We have been conducting personal research on DST in what we came to call our laboratory since we were married in 1984. When we got married we had no idea that we would be researching a new theory. As things happened to us, we asked questions such as What caused us to react the way we did in that incident Or What can we do to prevent that kind of reaction from happening again We had no idea that patterns of unrecognized and unhealed developmental shock, trauma, and stress transmitted to us from our family of origin systems would impact our efforts to experience intimacy. When they appeared, we looked for ways to identify the barriers to intimacy and then create tools for healing them. We closed the exits that we had used to avoid looking at ourselves in our previous relationshipsaddictions, distractions, defenses, excusesand began working in earnest.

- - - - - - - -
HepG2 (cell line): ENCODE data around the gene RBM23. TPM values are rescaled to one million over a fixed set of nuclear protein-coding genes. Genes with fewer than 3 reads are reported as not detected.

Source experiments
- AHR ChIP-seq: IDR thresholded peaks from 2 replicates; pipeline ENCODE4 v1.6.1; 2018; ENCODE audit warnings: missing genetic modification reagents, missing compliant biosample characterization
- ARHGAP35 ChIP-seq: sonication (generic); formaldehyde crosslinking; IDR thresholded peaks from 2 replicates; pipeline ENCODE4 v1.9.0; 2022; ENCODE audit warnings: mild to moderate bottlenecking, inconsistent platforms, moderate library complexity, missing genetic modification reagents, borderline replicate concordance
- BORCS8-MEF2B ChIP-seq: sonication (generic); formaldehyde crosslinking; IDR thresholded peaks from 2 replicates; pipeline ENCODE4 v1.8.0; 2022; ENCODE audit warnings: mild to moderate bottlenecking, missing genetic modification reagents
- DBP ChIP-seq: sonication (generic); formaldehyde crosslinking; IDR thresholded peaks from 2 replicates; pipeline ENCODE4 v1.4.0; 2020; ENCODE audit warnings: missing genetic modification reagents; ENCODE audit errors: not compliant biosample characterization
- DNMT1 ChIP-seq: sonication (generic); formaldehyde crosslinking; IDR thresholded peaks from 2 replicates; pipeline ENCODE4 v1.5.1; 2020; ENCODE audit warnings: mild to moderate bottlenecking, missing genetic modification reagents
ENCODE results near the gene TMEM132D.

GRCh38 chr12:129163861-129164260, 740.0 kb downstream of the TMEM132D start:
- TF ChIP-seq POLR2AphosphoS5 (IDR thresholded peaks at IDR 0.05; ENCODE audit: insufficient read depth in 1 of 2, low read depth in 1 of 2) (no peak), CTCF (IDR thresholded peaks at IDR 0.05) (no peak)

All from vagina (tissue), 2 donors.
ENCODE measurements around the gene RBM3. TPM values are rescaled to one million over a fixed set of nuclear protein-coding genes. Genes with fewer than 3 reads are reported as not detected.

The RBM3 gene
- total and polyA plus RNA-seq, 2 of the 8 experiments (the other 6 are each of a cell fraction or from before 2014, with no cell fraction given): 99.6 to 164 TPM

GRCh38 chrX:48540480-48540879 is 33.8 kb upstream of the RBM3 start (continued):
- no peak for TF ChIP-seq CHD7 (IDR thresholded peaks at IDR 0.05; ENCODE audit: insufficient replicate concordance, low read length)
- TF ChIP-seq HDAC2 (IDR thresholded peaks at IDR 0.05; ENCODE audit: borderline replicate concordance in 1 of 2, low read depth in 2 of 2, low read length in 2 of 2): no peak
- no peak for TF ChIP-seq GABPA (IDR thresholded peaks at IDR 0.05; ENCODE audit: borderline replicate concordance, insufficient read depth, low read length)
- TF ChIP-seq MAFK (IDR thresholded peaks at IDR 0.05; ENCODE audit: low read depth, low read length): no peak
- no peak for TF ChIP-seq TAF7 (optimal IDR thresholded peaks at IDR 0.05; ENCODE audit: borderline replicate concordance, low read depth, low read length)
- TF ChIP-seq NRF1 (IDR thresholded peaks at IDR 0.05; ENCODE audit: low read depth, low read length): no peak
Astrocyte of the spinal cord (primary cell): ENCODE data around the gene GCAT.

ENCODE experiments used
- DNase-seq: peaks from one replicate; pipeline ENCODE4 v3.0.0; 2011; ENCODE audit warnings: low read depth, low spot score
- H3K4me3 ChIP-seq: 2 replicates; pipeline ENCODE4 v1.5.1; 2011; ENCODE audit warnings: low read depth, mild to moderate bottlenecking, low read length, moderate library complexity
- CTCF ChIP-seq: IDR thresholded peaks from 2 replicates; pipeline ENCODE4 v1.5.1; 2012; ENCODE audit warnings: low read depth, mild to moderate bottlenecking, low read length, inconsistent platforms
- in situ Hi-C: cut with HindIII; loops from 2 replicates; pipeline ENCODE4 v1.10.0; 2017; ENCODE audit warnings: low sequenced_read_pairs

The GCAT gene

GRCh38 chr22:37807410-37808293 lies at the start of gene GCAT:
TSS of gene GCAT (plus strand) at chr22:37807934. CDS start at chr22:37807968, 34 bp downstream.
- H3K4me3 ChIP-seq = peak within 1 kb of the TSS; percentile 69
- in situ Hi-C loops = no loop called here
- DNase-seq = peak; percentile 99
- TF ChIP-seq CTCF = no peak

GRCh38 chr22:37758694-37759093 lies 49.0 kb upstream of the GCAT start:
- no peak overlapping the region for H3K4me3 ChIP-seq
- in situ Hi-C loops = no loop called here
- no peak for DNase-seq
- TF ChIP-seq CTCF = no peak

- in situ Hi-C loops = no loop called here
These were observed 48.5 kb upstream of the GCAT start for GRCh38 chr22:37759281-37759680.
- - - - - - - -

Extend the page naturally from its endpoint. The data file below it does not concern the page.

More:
The fact that we were both mental health practitioners also gave us extra motivation to work on our relationship and ourselves. We also realized that doing this work was equally essential for creating healthy and ethical relationships with our clients. So we had deep personal and professional reasons for charting our particular course. First, we learned to recognize that the overreactions we had during our conflicts were being triggered by unrecognized and unhealed shock, trauma, and stress from the past. We began to recognize that our intergenerational patterns of unhealed shock, trauma, and stress were anchored in our early childhood development. We gradually saw how our patterns were complementary and that this was one of the reasons we were attracted to each other. Eventually we understood that a central purpose of our relationship was to help each other heal the lingering effects of our early experiences of shock, trauma, and stress and to change our perceptions of them. We both had been in therapy prior to our relationship and were under the illusion that we had already healed the effects of our early shock, trauma, and stress. We soon realized, however, that the depth of intimacy we were experiencing in our relationship was triggering older and deeper levels of unhealed early developmental shock, trauma, and stress and causing increasingly more frequent periods of disharmony and feelings of emotional separation. We noticed during conflicts that our exaggerated emotional reactions were much greater than the situation called for. Emotional escalation was the first signal that we were being triggered by unrecognized and unhealed shock, trauma, and stress and that we were dissociating or regressing. We had worked in therapy on our more obvious experiences of shock, trauma, and stress, such as Janae’s abandonment by her mother at 13 years when her mother committed suicide. Barry had done extensive reparenting therapy to help him heal the effects of early bonding breaks with his mother. We finally recognized that the closeness and intimacy of our relationship, greater than we ever had in previous relationships, was making it safe enough for deeper levels of previously unrecognized and unhealed shock, trauma, and stress to surface. We then began experimenting with ways to help each other heal the lingering effects of these experiences. It soon became clear to us that this was a challenging process and that some of the ways we were using to heal these wounds were not very effective. What made it seem even more difficult was that our intergenerational patterns of our shock, trauma, and stress seemed to mesh perfectly. When Barry did something that reminded Janae of her mother’s abandonment, she would feel deep feelings of fear and sadness from her abandonment trauma. This would cause her to project her mother’s face on Barry, lash out at him, and push him away like she did her mother. This would trigger Barry’s memories of being verbally attacked by his mother and his feelings of abandonment after her attacks. So we were often two scared, angry, and regressed little children attempting to resolve a current conflict that was anchored in our past experiences involving the unhealed effects of shock, trauma, and stress. When we got triggered during a relationship conflict, we quickly found ourselves feeling emotionally mis-attuned and disconnected from each other. The trigger cues and signals often gave us clues that helped us identify the developmental sources of our conflict. From this we surmised that we must have had numerous bonding breaks with our mothers during our early infancy. We also recognized that when we were regressed or dissociated, we had intense emotions that made it very difficult for us to function as adults. In these situations we sometimes resorted to using old defenses such as blaming each other, fleeing physically or emotionally, or even just freezing and not knowing what to say or do, to keep us from regressing or dissociating. Recognizing these time-distorting experiences slowly helped us connect present-time conflicts with unhealed developmental shocks, traumas, and stresses that we experienced as infants. We realized that we both had mothers who were unable to consistently attune with us emotionally. As we understood more about our mothers childhood histories, we recognized that they were struggling with their own unrecognized and unhealed developmental shock, trauma, and stress, which made it difficult for them to be present with us. As we looked at our mothers and their own motherchild experiences, we understood in a very personal way how these subtle patterns of developmental shock, trauma, and stress are transmitted intergenerationally. As we created tools that helped us re-regulate our feelings during our periodic traumatic reenactments, we began to use them with clients who had similar issues in their relationships. We found that our clients were also benefiting from what we had learned in our relationship. In our clinical work we began to focus more intensely on helping individuals recognize their first signs of post-traumatic stress. We help them to connect the dots between problems they were having in their current life situations with experiences involving shock, trauma, and stress during their first 3 years of life. Then we used our tools to help them complete these developmental processes in present time and to help heal the lingering effects of shock, trauma, and stress from their relationships, bodies, and nervous systems. Finally, we served as comforting figures that were able to empathize with them and witness their emotional struggles. We discovered that people in the helping professions, therapists, social workers, and teachers, were most effective when they shared about their own process of becoming whole and individuated persons at appropriate times in their work with others. We also worked with many couples that came to us in the midst of breakdown and we were able to teach them what we had learned to heal their developmental shock, trauma, and stress. We discovered that our systems framework could help them quickly identify their core couple issues. We also taught them how to work cooperatively to help each other heal the developmental shock, trauma, and stress that they had brought into their relationship. Then we began to see the same symptoms of early shock, trauma, and stress in our clinical work with families. We worked with intact families, blended families, and single-parent families who were all facing serious problems. In each case, the family system was threatened by the lack of sustained emotional resonance and inability of members to regulate their emotions. Many had serious conflicts involving children who needed more emotional support from the parents in order to complete the essential developmental processes of both their codependent and counterdependent stages. We saw how difficult it was for parents to support their children when they were not securely bonded with each other and their children. Here it was clear how the parents unhealed developmental shock, trauma, and stress were impacting both the couple structure and the whole family system. It was also here that we learned how to work systemically to heal developmental shock, trauma, and stress. Our first focus was on helping individuals learn how to regulate themselves during escalated emotional states, then teaching couples how to help each other do this, and finally working with the whole family to teach them these skills. The ripple effect of change we saw moving among these three systems always amazed us, particularly how quickly the children adapted once the adults became more whole and functional. One of our most effective intervention strategies involved the use of home visits in which we helped couples integrate their work into their families. This particular practice gave us a lot of experience in honing the DST microsystem component strategies and skills. It also triggered deeper family of origin issues for us to address in our own relationship. The feedback from our clients and the countertransference issues they generated for us to work on helped us refine our tools, which we then tested in our own relationship. Once we refined them and researched them more thoroughly, we began teaching these tools to counselors-in-training through our graduate classes at the University of Colorado at Colorado Springs. They gave us feedback on their effectiveness in their therapy work with themselves and with their clients. Finally, we began writing books to share our philosophy and approach more widely. We can say that we are still in the midst of a living laboratory and drawing on all our life experiences as resources for learning and evolving. Our websites contain our writings about the latest learning and evolving we have done since our book on Healing Developmental Trauma was published. You will find more about how to recognize and heal developmental shock, trauma or stress on our flagship website at www.weinholds.org and the other ten in the list on the right hand navigation column.